All resident must complete one of the following requirements during their residency training:
- Quality assurance project (chart review); or
- Systematic review or meta-analysis; or
- Clinical trial or questionnaire study
You can choose the type of project that best suits your interests and study question. The most practical choice is likely either a quality assurance project or a systematic review as these studies don’t require funding, you don’t have to recruit patients and get consent and in the case of a systematic review, you don’t need to get Research Ethics Board approval. Most research ideas are born from your clinical practice when questions about diagnosis or treatment arise but if you have trouble coming up with ideas you should talk to your staff or browse the research presentations from previous Resident Exchange Days.
All PGY-1 residents will take a research methodology course in the fall term. This course is the introduction course for the Health Research Methodology masters program. The required assignments involve identifying a research question, reviewing the literature and writing a protocol with the proposed methods. Residents can carry this proposal forward for their research project or have the option of choosing something different once they have more clinical anesthesia experience. Once a study question is identified, residents need to find a staff member to act as a research supervisor. This person will be responsible for overseeing and assessing the research project. If you have trouble finding a supervisor, contact Toni Tidy or Dr. James Paul in the Anesthesia Research Office.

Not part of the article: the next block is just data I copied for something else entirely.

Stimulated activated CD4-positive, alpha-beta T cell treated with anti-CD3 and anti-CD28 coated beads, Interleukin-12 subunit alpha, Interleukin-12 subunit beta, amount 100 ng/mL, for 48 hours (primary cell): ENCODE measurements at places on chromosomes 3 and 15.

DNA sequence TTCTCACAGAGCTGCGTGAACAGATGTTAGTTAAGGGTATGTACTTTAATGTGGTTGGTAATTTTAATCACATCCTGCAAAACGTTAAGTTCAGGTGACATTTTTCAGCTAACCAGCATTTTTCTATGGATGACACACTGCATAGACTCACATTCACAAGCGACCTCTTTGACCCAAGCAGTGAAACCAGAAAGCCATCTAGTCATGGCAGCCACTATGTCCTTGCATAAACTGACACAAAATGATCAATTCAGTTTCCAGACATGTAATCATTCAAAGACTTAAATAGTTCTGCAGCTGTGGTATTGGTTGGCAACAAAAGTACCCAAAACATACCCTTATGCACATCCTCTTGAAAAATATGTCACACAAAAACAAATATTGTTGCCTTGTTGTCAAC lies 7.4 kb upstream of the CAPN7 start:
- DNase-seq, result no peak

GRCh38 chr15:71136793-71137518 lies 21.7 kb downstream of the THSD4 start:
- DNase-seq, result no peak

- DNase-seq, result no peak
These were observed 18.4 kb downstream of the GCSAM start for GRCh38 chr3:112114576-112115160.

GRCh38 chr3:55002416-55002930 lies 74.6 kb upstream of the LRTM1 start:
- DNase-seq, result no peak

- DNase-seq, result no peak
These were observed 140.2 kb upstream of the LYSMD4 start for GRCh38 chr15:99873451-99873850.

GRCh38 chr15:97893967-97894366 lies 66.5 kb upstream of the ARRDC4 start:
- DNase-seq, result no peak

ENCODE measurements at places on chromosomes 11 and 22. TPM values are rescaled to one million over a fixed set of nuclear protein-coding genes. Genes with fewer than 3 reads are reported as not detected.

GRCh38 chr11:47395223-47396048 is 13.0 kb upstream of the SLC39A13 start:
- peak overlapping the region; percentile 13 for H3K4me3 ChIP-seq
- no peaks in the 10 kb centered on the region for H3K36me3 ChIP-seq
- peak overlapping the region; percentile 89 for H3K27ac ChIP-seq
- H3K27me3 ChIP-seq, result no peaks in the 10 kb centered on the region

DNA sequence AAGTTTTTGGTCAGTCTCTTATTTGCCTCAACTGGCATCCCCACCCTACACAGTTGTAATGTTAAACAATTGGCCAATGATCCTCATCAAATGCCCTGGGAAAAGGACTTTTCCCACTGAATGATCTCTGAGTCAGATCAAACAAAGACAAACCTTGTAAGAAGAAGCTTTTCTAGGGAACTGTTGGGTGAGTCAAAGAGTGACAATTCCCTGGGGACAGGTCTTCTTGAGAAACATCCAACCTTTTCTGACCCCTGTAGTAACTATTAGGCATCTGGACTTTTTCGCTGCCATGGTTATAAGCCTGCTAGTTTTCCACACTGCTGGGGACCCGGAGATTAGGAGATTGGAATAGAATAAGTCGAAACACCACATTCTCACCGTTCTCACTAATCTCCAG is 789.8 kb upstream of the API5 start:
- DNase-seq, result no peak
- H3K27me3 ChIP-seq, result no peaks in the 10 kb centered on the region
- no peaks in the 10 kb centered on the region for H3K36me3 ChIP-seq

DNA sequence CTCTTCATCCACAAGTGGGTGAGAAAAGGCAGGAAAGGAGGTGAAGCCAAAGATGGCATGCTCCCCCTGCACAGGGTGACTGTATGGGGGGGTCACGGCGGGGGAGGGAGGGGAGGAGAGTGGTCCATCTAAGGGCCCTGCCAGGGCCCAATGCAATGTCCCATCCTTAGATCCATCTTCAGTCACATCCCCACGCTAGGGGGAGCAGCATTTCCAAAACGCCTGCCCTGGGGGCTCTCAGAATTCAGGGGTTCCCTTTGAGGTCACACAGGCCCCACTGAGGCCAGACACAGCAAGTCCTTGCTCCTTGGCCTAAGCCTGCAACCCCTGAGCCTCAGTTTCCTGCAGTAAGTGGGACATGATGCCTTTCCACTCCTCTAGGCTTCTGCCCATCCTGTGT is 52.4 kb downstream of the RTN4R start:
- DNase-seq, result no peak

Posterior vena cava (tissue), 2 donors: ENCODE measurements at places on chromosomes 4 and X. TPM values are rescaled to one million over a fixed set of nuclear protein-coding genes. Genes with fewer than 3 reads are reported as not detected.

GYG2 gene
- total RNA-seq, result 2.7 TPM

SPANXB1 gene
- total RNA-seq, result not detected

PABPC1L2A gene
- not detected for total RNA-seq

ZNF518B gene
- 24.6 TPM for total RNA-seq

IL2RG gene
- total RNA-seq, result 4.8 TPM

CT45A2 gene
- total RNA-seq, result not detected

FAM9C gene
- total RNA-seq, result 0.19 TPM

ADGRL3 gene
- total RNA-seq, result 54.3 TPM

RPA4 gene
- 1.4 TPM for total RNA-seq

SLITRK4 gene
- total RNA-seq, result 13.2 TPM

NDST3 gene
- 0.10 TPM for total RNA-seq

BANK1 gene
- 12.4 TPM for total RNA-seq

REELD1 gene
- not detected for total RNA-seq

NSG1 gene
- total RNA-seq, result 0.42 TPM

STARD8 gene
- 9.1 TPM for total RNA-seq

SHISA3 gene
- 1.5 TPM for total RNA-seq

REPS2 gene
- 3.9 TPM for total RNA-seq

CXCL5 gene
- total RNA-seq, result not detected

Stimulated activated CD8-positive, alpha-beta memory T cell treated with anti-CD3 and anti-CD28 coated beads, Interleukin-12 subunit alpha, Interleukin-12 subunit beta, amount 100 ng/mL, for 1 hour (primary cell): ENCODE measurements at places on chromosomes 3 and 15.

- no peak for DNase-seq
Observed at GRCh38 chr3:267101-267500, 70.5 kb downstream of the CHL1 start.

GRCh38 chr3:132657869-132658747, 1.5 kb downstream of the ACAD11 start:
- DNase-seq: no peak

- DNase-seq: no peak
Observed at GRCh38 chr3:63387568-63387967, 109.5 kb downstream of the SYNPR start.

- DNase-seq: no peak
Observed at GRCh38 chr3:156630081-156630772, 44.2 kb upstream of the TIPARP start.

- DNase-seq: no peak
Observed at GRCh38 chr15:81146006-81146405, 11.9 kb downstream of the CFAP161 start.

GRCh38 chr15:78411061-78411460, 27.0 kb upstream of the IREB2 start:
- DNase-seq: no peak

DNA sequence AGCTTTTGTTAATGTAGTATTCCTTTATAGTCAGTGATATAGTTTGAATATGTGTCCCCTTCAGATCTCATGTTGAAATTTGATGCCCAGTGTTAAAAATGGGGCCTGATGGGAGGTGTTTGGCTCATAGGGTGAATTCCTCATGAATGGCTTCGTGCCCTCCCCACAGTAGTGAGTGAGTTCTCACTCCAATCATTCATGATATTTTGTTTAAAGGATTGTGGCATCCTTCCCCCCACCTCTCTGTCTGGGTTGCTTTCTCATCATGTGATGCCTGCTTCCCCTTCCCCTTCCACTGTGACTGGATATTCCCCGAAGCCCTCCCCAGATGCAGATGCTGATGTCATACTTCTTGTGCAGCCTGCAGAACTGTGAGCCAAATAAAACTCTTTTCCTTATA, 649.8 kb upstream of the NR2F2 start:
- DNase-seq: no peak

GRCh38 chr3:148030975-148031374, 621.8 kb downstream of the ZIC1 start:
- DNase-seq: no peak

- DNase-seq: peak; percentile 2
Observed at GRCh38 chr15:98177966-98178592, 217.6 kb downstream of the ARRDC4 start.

When planning any kind of project, residents are encouraged to work in teams, either with medical students and/or other residents. It helps to have a group of people to tackle a project.
Once the study question, project type, team members and supervisor have been identified, the next step is to do complete the Research Project application form. The purpose of this form is to ensure the project is appropriate and that you have the necessary supports in place. Once approved, you should complete a literature review on the topic, write the introduction for the paper and the last section of the introduction should clearly state the study question. Then the proposed methods for the study need to be written. The goal should be to write both the introduction and methods sections in enough detail that they would be sufficient for publication. You then need to submit the project for REB approval. REB approval is mandatory (except in the case of a systematic review) before any data collection takes place. The Department’s research website has a list of past student projects under the Exchange Day section and Research Interest Group and Retreats to give you an idea of what is a good student project.
There are some grants available to residents and the Department of Anesthesia will provide matching funds to help support the projects as required. Residents are encouraged to submit their abstract to both the ASA and CAS Annual Meetings. Residents that are accepted to present their work at these meetings will have their travel costs covered by the Department. Residents are allowed to take research elective time outside of the operating room when they are not booked in off-service rotations. The Program Director and the Research Chair must approve the research electives and residents must have REB approval for their project before taking such an elective.
Before completion of residency training, the expectation is that all residents will present at least once during their residency training at Resident Exchange Day, which is held in June of each year in conjunction with the University of Western Ontario. This presentation can be either the methods of a planned project or the results of a completed study. The Program offers prizes to those residents who place first, second or third.
Dr. James Paul
June 26, 2014